Google AI chatbot Bard sends shares plummeting after it gives wrong answer | Google
Google’s debut of a new AI-powered search bot got off to a bumpy start after it shared inaccurate information in a promotional video, shaking investor confidence.
Google parent Alphabet lost $100 billion in market value on Wednesday, raising concerns that it is losing ground to rival Microsoft. Alphabet shares, down as much as 9% in regular trading, were flat after hours. Microsoft shares rose about 3% before gains were flat. They were also flat in aftermarket trading.
Google’s woes began after Reuters reported an error in its ad for chatbot Bard, which debuted on Monday.
Alphabet posted a short gif video of Bard in action via Twitter, promising that it would help simplify complicated topics, but it instead delivered an imprecise answer.
In the ad, Bard is given the assignment: “What new discoveries from the James Webb Space Telescope (JWST) can I tell my 9-year-old?” Bard responds with a number of answers, including one suggesting that the JWST was used to take the very first pictures of a planet outside Earth’s solar system, or exoplanets. However, the first pictures of exoplanets were taken in 2004 by the European Southern Observatory’s Very Large Telescope (VLT), as confirmed by Nasa.
At the time of writing, the Bard ad has been viewed over a million times on Twitter.
Bard’s mistake was discovered just before an offering by Google that also failed to dazzle investors.
“This underscores the importance of a rigorous testing process, something we’re kicking off this week with our Trusted Tester Program,” a Google spokesperson said. “We will combine external feedback with our own internal testing to make sure Bard’s answers meet a high standard for quality, safety and grounding in real information.”
In contrast, OpenAI, a startup backed by Microsoft with about $10 billion, introduced software in November that wowed consumers and became a fixture in Silicon Valley circles for its surprisingly accurate and well-written responses to simple commands.
Google’s live presentation Wednesday morning did not include details of how and when it would integrate Bard into its core search functionality. A day earlier, Microsoft held an event in which it announced that it had already released to the public a version of its Bing search with ChatGPT functions integrated.
Gil Luria, senior software analyst at DA Davidson, said: “While Google has been a leader in AI innovation for the past few years, they seemed to have fallen asleep implementing this technology in their search product.
“Google has been scrambling to catch up on search over the last few weeks and that caused the announcement to be rushed yesterday (Tuesday) and the embarrassment of posting an incorrect answer during their demo.”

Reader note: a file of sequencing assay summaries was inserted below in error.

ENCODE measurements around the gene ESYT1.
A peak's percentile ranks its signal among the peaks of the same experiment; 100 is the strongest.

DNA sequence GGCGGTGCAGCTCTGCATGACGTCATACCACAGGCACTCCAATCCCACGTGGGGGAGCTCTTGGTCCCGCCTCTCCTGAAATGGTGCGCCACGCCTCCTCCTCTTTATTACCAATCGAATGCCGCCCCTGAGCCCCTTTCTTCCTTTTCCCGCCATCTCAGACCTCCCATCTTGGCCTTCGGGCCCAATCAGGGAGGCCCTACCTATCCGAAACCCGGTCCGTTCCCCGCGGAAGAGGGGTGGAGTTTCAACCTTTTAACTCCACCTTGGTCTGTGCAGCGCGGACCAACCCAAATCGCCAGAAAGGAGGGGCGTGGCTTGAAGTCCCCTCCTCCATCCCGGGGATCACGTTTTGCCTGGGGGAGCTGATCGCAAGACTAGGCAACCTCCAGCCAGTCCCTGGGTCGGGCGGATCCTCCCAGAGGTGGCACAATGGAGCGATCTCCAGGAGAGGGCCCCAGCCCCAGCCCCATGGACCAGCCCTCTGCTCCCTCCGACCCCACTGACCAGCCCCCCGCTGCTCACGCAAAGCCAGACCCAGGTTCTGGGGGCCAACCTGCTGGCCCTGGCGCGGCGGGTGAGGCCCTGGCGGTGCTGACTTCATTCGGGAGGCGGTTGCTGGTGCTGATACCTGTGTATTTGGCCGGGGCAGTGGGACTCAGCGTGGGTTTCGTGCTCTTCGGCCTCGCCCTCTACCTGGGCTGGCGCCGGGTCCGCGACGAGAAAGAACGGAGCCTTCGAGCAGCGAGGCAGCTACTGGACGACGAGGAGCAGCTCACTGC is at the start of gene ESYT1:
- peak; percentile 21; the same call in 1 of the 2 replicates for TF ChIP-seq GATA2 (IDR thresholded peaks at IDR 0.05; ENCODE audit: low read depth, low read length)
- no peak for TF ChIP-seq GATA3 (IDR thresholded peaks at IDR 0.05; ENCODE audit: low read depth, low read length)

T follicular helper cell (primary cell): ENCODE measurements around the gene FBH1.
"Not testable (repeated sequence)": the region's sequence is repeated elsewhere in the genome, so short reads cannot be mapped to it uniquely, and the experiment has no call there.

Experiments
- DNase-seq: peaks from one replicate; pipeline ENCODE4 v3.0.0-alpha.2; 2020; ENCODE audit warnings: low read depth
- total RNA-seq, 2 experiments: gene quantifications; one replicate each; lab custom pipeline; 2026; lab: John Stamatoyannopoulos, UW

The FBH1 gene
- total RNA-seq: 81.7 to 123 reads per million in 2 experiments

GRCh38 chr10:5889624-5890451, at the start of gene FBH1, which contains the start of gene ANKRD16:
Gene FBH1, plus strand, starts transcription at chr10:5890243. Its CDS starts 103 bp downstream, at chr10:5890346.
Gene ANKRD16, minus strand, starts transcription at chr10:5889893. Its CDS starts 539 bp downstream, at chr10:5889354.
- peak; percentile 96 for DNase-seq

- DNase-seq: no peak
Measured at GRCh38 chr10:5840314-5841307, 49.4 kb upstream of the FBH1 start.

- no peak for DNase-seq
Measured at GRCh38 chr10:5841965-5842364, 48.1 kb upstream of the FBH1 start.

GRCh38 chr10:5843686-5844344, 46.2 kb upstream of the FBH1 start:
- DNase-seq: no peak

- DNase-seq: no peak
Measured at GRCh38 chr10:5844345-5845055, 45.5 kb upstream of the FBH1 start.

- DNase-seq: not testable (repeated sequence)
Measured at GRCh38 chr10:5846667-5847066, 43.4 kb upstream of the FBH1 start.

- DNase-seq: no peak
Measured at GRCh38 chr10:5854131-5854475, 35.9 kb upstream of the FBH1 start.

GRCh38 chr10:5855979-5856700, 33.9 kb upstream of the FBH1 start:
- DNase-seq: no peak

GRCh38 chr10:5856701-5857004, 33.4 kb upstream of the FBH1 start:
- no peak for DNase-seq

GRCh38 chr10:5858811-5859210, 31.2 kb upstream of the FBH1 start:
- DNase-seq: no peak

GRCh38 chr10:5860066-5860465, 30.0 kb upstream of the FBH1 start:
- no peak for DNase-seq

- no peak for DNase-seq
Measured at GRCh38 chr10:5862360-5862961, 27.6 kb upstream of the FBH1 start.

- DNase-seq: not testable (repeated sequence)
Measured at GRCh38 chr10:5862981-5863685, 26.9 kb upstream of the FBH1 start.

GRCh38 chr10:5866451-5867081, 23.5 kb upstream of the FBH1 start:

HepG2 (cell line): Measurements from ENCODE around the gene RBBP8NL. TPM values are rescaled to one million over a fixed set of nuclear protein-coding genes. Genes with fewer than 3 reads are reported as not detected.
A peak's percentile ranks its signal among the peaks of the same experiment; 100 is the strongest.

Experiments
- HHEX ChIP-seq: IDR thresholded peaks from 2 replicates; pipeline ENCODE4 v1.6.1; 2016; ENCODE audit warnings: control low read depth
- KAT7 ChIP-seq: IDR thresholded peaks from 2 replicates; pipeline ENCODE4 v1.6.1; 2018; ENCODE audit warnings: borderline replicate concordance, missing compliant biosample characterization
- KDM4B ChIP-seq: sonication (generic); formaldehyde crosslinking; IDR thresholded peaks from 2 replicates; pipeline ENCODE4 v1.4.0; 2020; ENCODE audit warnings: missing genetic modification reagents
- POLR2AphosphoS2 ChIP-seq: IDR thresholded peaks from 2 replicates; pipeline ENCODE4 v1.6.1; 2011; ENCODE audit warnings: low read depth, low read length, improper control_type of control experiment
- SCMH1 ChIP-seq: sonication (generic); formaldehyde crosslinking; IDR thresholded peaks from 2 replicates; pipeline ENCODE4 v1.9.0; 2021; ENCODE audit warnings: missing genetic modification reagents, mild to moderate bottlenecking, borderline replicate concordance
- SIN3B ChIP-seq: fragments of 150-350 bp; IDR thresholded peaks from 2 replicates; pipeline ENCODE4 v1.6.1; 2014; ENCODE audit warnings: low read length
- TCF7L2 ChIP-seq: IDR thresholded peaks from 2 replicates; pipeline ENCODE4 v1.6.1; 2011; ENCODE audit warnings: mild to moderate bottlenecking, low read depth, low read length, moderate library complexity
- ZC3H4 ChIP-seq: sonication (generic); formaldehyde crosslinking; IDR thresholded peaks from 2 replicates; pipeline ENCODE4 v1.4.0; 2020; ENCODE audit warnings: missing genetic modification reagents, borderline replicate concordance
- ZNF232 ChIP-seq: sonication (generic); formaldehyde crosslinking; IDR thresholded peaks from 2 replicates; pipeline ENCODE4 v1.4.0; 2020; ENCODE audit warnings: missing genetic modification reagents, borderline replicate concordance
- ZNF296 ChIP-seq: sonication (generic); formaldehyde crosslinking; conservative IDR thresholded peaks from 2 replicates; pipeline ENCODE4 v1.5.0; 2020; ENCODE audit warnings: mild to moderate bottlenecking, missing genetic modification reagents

Alphabet is coming off a disappointing fourth quarter as advertisers cut spending.
The search and advertising giant is moving quickly to keep pace with OpenAI and competitors, reportedly bringing in founders Sergey Brin and Larry Page to accelerate its efforts.
“People are starting to question whether Microsoft is going to be a formidable competitor against Google’s really bread-and-butter business,” said King Lip, chief strategist at Baker Avenue Wealth Management, which owns Alphabet and Microsoft shares.
However, Lip cautioned that concerns about Alphabet may be overblown, saying, “I still think Bing is far, far away from Google’s search capabilities.”
The new ChatGPT software has excited tech firms after tens of thousands of job cuts in recent weeks and executive promises to pull back on so-called moonshot projects. AI has become a fixation for tech executives who mentioned it as much as six times more often on recent earnings calls than in previous quarters, Reuters found.
The appeal of AI-powered search is that it can spit out results in plain language, rather than in a list of links, which can make browsing faster and more efficient. It remains unclear what impact this might have on targeted advertising, the backbone of search engines like Google.
Chatbot AI systems also pose risks to corporations due to inherent biases in their algorithms that can skew results, sexualize images or even plagiarize, as consumers testing the service have discovered. For example, Microsoft released a chatbot on Twitter in 2016 that quickly began generating racist content before it was shut down. And an AI used by news site CNET has been found to produce factually incorrect or plagiarized stories.